Since Accuweather fails at life as a widget on Android 3.0, it brings us great pleasure to inform you that Weatherbug for Honeycomb has been released and is available for free!  It has a widget (small one) that actually works, you can set up multiple cities to track, and the UI is a knock-off of Android 3.0 that we 100% approve of.  This is how you do a tablet app.  Oh, and you’ll also notice a barometer reading because the XOOM has one, unlike some other tablets. 

Download Link (free)

The final two features aren’t features really, they’re settings including Units, My Location, and Background Weather Updating, and a screen that’ll allow you to add cities to your list of watched locations. This feature is dense too in that you’re allowed to get quite specific on where you are as well as which weather station you’d like to follow. Well played!

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Report: iPad 2 Will Steer Clear of Competition in 2011

As smartphone sales for the Android continue to surge, many believe that Android-based devices have the potential to give the Apple iPad a run for its money in the tablet market. But according to a new report from Forrester Research, the iPad’s competitors won’t be able to keep up.

The report calls the iPad challengers – from Android Honeycomb tablets from Motorola and Toshiba to RIM’s BlackBerry PlayBook and HP TouchPad – "solid products with fatally flawed product strategies."

"Miscalculations in pricing and distribution spell trouble for Android tablets, especially the Motorola Xoom," the report said.

The most basic version of the iPad is priced relatively low at $499, while the Motorola Xoom goes for about $100 more. You can get a Samsung Galaxy Tab for around $250, but that price tag is without a contract with a mobile carrier.

In addition to price, Forrester also believes consumers attribute more value to Apple products because of the company’s in-store service.

"Consumers are not only comparing feeds and speeds; there’s also a human factor," wrote report author Sarah Rotman Epps in a blog post. "The humans working in the Apple Store will have a huge impact teaching consumers about the iPad and how to use it."

"Compare the experience of walking into an Apple Store – where the iPad is front and center – to walking into a Verizon store where the Samsung Galaxy Tab is collecting dust at the back of the store and the sales reps don’t quite know what to make of it," she added. "Or walking into a Best Buy store, whose shelves will soon be lined with similar-looking tablets with similar functionality."

Forrester is forecasting that Apple will have at least 80 percent of the U.S. consumer market in 2011.

Although the report sang the iPad’s praises, it noted that there a few companies could make an impact in the tablet market, including Sony, Microsoft, Vizio and even Amazon.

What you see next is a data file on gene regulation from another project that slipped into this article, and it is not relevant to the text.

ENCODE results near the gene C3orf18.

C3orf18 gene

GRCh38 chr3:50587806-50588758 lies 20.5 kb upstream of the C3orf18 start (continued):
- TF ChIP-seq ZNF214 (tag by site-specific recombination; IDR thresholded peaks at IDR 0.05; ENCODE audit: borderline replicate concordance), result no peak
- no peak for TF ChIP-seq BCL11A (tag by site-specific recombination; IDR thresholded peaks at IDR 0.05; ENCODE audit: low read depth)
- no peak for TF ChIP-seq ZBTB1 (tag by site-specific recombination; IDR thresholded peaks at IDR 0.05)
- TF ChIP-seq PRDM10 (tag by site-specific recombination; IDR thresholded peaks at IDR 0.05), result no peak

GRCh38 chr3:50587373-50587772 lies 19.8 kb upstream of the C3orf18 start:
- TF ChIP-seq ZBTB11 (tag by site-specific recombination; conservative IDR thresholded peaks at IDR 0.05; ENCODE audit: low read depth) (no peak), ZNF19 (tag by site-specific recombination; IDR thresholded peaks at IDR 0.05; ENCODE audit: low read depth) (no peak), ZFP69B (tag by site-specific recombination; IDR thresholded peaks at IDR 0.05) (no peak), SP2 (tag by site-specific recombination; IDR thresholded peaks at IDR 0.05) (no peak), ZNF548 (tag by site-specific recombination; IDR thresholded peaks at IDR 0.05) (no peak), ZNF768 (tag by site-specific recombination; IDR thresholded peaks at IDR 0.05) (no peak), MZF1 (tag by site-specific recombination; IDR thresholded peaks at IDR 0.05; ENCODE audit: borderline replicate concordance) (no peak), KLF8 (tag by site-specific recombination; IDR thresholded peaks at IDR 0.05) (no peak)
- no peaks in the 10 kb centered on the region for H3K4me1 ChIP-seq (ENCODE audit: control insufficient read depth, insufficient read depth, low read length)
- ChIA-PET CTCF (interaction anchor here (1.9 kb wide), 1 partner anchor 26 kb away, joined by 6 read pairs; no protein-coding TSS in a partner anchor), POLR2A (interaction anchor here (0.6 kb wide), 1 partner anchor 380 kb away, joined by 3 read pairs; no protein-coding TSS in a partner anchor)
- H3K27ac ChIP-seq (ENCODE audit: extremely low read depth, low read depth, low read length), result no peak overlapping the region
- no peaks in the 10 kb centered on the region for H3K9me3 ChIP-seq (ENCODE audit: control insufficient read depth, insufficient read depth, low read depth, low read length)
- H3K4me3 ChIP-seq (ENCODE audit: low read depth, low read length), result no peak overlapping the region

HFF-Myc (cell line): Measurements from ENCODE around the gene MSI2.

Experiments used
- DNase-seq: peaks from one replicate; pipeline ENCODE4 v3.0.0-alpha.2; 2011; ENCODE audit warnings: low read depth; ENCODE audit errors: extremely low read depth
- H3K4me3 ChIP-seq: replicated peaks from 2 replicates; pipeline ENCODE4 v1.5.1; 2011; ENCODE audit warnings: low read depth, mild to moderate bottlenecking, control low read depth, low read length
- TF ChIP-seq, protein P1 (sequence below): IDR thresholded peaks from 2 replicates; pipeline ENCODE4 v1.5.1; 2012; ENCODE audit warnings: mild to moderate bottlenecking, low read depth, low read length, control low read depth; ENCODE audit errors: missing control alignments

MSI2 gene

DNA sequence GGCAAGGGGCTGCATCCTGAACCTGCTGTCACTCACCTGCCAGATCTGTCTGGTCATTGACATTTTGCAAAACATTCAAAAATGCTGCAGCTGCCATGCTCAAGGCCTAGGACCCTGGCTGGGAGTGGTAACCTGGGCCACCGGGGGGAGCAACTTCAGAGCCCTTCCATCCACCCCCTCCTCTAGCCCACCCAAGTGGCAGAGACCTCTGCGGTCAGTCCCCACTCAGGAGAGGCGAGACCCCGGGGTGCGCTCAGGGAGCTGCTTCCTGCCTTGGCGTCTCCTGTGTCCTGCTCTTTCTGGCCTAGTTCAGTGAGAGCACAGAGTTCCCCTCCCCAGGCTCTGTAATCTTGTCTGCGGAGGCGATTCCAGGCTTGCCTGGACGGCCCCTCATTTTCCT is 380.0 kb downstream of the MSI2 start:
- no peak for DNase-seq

"It would be easy to call the game for Apple as the second inning is starting, but we won’t because we see a market that’s ripe for disruption by Amazon in particular," Epps added. "Amazon could create a compelling Android- or Linux-based tablet offering easy access to Amazon’s storefront (including its forthcoming Android app store) and unique Amazon features like one-click purchasing, Amazon Prime service, and its recommendations engine."


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WeatherBug for Honeycomb

weatherbug_honeycomb_01-540x337thumb_ Have a look with us at the most dominant weather app in the Android world, this one optimized not only for Android 3.0 Honeycomb, but specifically for the giant screens that Honeycomb is meant for. This is WeatherBug, an app made by WeatherBug Mobile, and we’ve got it working on the Motorola XOOM. This app is not only free, it’s utterly professional, and the ads that make it free are basically completely hidden (or built in so well you don’t even notice them as out of place.

The new widget panel design on the new WeatherBug Mobile App for Android(TM) 3.0 Honeycomb from Google(TM) enables users to immediately access preferred weather information and views.


WeatherBug Android App is one of the best mobile weather apps around (even voted best weather app by You the Android Community in our first Android Network Awards). The app offers a wealth of weather information from today’s forecast to 7 day forecast, temperature, wind, humidity, dew point, etc. Get the days forecast or swipe for forecast by the hour. View weather on Google Maps, get severe weather alerts and a cool feature to view snapshots from local weather stations. WeatherBug boasts their forecasts can be more specific to your location offering more accurate information and the ability to update more frequently.

The final two features aren’t features really, they’re settings including Units, My Location, and Background Weather Updating, and a screen that’ll allow you to add cities to your list of watched locations. This feature is dense too in that you’re allowed to get quite specific on where you are as well as which weather station you’d like to follow. Well played!